10. Eye tests in England are only free in certain conditions. Between the ages of 40 and 60 I had free tests because I had a close family member (my mother) who had glaucoma. After 60 or if one is on benefits eye tests are free. Prescriptions are also free to anyone over 60 or those with certain conditions. My husband is epileptic and got all his prescriptions free, even though he explained to his GP that he felt that only his phenytoin should be free and that he was more than willing to pay for anything else (he was told the paperwork to pay for some and not other prescriptions was too much trouble and it was easier for everything to be given to him free). Children are entitled to free eye tests up to the age of 17 (19 if in full time education). Likewise, children are entitled to free dentistry up to 17 (or 19 if in full time education), though the ‘free’ does not include visits to the dental hygienist. It even includes orthodontics where it is determined that a child may be harmed (even emotionally) by problem teeth. Pregnant women and those on certain benefits (e.g. income support) are also entitled to free dentistry. However, what is included in the ‘free’ package is limited to basic treatments (amalgam fillings for instance, not gold inlays!).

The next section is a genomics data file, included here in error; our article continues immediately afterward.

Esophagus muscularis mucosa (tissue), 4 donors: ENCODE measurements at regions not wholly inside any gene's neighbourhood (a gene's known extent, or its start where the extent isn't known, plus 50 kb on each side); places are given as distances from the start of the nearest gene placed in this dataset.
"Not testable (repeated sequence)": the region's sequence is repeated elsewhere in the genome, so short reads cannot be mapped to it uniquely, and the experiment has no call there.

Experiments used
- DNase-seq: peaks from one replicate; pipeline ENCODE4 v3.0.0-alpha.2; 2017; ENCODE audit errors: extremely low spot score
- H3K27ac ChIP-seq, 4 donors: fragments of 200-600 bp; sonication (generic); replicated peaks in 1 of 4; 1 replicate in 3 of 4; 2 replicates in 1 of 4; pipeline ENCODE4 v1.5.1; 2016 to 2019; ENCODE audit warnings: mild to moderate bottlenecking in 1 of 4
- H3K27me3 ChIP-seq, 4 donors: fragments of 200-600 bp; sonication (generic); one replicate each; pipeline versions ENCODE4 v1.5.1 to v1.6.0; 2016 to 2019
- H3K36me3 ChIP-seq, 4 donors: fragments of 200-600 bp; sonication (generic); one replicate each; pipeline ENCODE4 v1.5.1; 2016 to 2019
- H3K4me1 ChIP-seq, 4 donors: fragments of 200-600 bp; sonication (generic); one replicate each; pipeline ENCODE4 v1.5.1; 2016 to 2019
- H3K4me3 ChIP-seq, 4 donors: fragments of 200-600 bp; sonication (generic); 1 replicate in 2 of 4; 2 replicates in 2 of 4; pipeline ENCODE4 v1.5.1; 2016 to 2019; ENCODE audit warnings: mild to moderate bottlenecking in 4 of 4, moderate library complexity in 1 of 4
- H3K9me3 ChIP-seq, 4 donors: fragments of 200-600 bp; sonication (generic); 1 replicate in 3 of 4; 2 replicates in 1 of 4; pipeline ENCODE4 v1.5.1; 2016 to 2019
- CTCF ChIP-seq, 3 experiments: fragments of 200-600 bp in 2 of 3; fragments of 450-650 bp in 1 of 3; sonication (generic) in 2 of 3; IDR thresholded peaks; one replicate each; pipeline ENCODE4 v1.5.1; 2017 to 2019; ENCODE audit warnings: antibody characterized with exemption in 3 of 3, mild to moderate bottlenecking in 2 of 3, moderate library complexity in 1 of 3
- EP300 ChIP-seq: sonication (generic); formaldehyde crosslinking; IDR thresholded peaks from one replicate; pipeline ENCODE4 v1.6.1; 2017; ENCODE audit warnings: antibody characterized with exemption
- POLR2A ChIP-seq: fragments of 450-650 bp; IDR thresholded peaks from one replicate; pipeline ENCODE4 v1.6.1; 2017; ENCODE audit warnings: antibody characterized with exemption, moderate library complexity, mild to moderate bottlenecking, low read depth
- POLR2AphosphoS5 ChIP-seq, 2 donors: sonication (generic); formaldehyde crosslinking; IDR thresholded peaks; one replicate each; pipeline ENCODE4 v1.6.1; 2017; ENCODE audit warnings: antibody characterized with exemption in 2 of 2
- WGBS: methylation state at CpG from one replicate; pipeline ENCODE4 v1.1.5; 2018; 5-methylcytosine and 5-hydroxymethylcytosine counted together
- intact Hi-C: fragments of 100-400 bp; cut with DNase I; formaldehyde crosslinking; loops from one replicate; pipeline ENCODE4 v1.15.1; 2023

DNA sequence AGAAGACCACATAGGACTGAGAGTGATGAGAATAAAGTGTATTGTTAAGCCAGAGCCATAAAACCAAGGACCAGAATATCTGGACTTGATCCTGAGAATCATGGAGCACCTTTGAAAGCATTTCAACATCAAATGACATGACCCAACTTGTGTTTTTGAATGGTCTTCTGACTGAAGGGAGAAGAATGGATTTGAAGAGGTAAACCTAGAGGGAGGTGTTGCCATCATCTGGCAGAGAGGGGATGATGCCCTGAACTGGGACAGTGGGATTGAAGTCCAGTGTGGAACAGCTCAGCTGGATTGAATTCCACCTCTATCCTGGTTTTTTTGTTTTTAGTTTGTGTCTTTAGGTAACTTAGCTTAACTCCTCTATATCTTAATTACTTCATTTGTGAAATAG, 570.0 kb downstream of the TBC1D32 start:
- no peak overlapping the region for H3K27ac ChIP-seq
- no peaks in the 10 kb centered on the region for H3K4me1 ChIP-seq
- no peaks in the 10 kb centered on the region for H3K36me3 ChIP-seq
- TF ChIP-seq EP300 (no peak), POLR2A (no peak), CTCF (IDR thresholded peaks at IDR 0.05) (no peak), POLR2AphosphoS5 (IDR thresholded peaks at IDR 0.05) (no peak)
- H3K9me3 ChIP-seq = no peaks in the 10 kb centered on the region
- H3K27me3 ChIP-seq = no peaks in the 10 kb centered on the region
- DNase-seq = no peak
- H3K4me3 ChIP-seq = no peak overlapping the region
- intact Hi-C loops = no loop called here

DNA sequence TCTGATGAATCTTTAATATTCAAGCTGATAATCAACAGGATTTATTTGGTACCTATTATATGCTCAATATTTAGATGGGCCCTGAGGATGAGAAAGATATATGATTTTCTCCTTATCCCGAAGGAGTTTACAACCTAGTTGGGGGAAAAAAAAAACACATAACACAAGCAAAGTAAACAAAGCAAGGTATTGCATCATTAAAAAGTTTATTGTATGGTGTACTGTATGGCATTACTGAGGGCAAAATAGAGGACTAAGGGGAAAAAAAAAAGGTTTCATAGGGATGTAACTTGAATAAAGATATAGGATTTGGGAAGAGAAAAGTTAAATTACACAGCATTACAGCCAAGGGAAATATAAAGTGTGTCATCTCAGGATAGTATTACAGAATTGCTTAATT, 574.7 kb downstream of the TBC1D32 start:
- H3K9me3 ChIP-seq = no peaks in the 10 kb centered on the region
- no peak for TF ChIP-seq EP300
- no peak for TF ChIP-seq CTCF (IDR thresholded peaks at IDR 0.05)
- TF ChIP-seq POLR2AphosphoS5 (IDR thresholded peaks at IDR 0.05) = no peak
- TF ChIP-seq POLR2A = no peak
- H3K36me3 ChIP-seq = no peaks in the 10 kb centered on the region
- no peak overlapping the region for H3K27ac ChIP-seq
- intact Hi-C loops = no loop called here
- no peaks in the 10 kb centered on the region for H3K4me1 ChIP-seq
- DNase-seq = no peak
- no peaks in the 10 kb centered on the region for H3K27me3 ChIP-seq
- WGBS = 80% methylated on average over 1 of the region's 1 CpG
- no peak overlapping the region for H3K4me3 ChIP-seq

11. As we are all off on one, can I suggest that there are differences in European and American ideas of people in need of help.

        Another straw in the wind. My son went as a child to Denmark as part of a school trip. Benefits of being the son of a teacher, you get to go too.

        Fell off a landing stage for a boat and hurt his head.

        Taken to hospital, triaged and given the full bhuna. Brain scan, the lot. Wife, as was, was terrified that there would be some enormous charge. Charge was there none. Because she is conscientious, she wrote to the hospital in Denmark and asked if they had made a mistake? They told her to forget about it.

        Treating people – as in need of help rather as a means to profit – is something I deeply care about. I hope we retain that openess to others after our independence. Your earlier correspondent mentioned the rules in England, these are political choices. Off the top of my head, Scotland has univeral free prescriptions, eye tests and basic dentistry.